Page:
Social Protection Benefits for Ex-Mineworkers - speech by Deputy Minister Of Mineral Resources Godfrey Oliphant


21 Jul 2016

Deputy Minister of Mineral Resources, Mr Godfrey Oliphant,  media briefing on Social Protection Benefits for Ex-Mineworkers on the 21 July 2016

I greet you all

The mining sector is an integral part of our economy. It contributes significantly to our GDP and that of the region and employs about 500 000 workers directly. The recent downturn in the sector was due to depressed commodity prices but we welcome the steady rebound and growth. 

I am led to believe that there are about R30 billion in unclaimed benefits. A substantial portion of the R30 billion are for ex-mineworkers who partly as a legacy of the migrant labour system have not accessed these funds. These are substantial sums that would do a lot to rejuvenate rural economies and labour sending areas where the mineworkers come from – within South Africa and in neighbouring countries.

In 2013, the then Deputy President Motlanthe delegated me to find solutions for the ex-mineworkers in the Eastern Cape who had unclaimed benefits in the Department of Labour and Department of Health. Through our efforts about 14 000 ex-mineworkers received compensation benefits amounting to R40 million and 8000 received UIF benefits amounting to R14m.

Our lessons from that activity has shown that the majority of ex-mineworkers are in rural villages and have little knowledge about their benefits. Where they have knowledge, it is virtually impossible to access their benefits owing to multiple barriers. The ex-mineworkers also queried their monies locked in the pension and provident funds as well as funeral benefit deductions that we had no answers for at that stage.

As a consequence of that process, the Department of Health initiated the One Stop Service Centres in Mthatha and Carletonville in April 2014 to provide medical examinations and compensation services on a decentralised model. Historically ex-mineworkers and their beneficiaries have had to come to Johannesburg for medical and compensation services. This new approach to piloting services closer to the ex-mineworkers has improved service delivery. There are efforts underway to add rehabilitation services for injured mineworkers to provide a fully integrated service covering occupational diseases and injuries.

There have been delays in establishing the One Stop Service Centres in Kuruman and Burgersfort which are being actively pursued by the Department of Health to construct and commission these centres in this financial year.

In May this year the first mobile one stop facility comprising claims management, a health clinic including X-ray and lung function testing facilities and a mobile bank were rolled out in Kuruman; in June - in Piet Retief and as we speak has just completed mobile outreach activities in Matatiele covering 459 ex-mineworkers for medical assessments and claims management. The One Stop Service Centres have seen about 6000 ex-mineworkers with 4000 referrals to the head office in Johannesburg since their opening in April 2014.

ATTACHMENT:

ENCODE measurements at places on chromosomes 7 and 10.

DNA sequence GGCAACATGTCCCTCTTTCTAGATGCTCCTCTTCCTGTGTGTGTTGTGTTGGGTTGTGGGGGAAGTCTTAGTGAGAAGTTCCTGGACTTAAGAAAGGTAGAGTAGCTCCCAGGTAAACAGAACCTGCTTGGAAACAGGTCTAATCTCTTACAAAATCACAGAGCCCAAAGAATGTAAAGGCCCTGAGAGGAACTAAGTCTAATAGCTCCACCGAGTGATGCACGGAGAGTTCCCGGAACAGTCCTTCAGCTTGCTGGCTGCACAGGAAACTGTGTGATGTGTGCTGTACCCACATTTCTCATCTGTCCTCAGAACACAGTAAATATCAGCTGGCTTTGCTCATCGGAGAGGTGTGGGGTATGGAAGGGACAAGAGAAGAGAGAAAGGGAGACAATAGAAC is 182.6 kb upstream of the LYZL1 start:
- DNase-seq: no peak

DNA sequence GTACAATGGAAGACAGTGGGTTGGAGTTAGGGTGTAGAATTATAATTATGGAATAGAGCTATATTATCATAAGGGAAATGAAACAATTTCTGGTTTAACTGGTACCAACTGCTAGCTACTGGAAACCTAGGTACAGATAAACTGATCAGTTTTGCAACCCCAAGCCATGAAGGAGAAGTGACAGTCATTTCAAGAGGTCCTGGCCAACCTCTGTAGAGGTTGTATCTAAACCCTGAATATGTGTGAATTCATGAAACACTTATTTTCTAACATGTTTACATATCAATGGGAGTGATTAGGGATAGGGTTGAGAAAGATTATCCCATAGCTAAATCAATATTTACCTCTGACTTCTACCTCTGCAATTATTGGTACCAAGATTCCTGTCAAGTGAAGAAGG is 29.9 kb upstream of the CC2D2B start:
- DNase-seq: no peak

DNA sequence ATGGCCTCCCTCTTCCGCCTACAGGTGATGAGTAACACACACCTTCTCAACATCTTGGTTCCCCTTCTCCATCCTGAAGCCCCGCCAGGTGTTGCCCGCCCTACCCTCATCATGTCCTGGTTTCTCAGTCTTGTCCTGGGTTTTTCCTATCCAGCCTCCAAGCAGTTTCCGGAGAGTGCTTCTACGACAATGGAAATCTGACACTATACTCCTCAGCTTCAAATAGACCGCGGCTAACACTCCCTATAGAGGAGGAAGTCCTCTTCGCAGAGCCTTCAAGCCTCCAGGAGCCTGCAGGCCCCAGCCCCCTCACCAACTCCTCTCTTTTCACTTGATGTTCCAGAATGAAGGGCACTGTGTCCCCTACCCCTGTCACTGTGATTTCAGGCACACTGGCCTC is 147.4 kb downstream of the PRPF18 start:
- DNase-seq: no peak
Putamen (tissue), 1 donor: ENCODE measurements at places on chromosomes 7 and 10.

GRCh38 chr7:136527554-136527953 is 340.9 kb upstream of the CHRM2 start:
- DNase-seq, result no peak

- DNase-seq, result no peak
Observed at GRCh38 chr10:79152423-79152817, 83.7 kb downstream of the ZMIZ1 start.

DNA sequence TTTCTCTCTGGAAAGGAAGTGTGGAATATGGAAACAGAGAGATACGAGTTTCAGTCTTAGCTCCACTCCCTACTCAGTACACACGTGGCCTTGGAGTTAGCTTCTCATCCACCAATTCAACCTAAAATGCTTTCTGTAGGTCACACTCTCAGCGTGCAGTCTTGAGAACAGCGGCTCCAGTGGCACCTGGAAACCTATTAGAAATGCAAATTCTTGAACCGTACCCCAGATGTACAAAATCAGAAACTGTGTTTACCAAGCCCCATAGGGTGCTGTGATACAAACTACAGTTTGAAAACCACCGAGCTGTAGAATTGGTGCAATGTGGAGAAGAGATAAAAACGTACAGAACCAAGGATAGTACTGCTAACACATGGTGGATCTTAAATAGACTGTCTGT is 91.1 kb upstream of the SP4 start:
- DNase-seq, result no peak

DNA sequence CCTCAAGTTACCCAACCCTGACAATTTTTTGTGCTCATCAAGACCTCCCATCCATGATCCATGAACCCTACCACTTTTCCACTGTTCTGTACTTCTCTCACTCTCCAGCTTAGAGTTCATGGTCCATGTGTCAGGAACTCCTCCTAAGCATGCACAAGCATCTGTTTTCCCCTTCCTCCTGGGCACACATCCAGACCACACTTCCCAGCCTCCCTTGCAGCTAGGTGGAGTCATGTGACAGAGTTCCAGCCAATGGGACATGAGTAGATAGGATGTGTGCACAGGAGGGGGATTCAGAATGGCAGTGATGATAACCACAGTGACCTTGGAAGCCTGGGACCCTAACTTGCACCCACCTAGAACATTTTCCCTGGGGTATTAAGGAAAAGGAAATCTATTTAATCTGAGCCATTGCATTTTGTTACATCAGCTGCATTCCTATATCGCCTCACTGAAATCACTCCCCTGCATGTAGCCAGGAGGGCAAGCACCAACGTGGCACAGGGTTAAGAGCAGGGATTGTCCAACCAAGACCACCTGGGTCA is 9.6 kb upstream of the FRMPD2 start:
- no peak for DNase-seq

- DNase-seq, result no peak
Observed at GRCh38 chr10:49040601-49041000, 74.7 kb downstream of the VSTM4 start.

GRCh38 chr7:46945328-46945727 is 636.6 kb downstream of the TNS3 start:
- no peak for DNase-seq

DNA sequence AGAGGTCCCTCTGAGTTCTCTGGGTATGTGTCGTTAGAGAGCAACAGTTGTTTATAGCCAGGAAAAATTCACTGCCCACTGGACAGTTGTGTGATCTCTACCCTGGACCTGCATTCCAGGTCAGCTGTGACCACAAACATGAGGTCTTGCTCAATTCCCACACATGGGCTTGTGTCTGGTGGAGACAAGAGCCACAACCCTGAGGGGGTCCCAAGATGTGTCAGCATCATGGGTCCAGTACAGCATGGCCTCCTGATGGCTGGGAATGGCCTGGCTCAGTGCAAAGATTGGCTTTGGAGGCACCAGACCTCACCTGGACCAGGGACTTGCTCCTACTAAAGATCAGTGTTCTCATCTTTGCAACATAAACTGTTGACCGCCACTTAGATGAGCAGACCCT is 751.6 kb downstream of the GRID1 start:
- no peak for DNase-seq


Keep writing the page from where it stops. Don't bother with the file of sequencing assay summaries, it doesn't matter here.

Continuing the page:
Further mobile outreach activities are planned for Bizana, Lusisiki, 4 other districts in the Eastern Cape, Welkom and in Botswana, Lesotho, Mozambique and Swaziland over the next 4 months. This has been made possible by funding from the World Bank, Chamber of Mines, Gold Working Group and support by the provincial and local governments, traditional leaders, NGOs, banks and social partners.

We have participated in the process to develop the proposal to the Global Fund for AIDS, TB and Malaria for the TB in the Mines project covering 10 countries in Southern Africa and amounting to $30m. The grant is managed by the University of Witwatersrand Wits Health Consortium and will be building 2 one stop centres each in Lesotho, Mozambique and Swaziland and 1 one stop centre in Botswana. These should be operational by April 2017 and will greatly enhance service delivery for ex-mineworkers.

We have participated in various socio-economic projects that involve the ex-mineworkers and mining communities in various parts of the country.
The Macadamia nut initiative provides an alternative economy for the rural communities in the wild coast and could serve to create new economic opportunities for ex-mineworkers and their families.  The DMR has examined the Macadamia business model and has found it to be ideal for building progressive economic partnerships between mining companies, government, ex mineworkers and their families.  A hectare of Macadamia creates a job for life and generates R40 000 net profit in perpetuity.  The trees last no less than 100 years if we measures ourselves against Australians who now have Macadamia plantations as old as 127 years.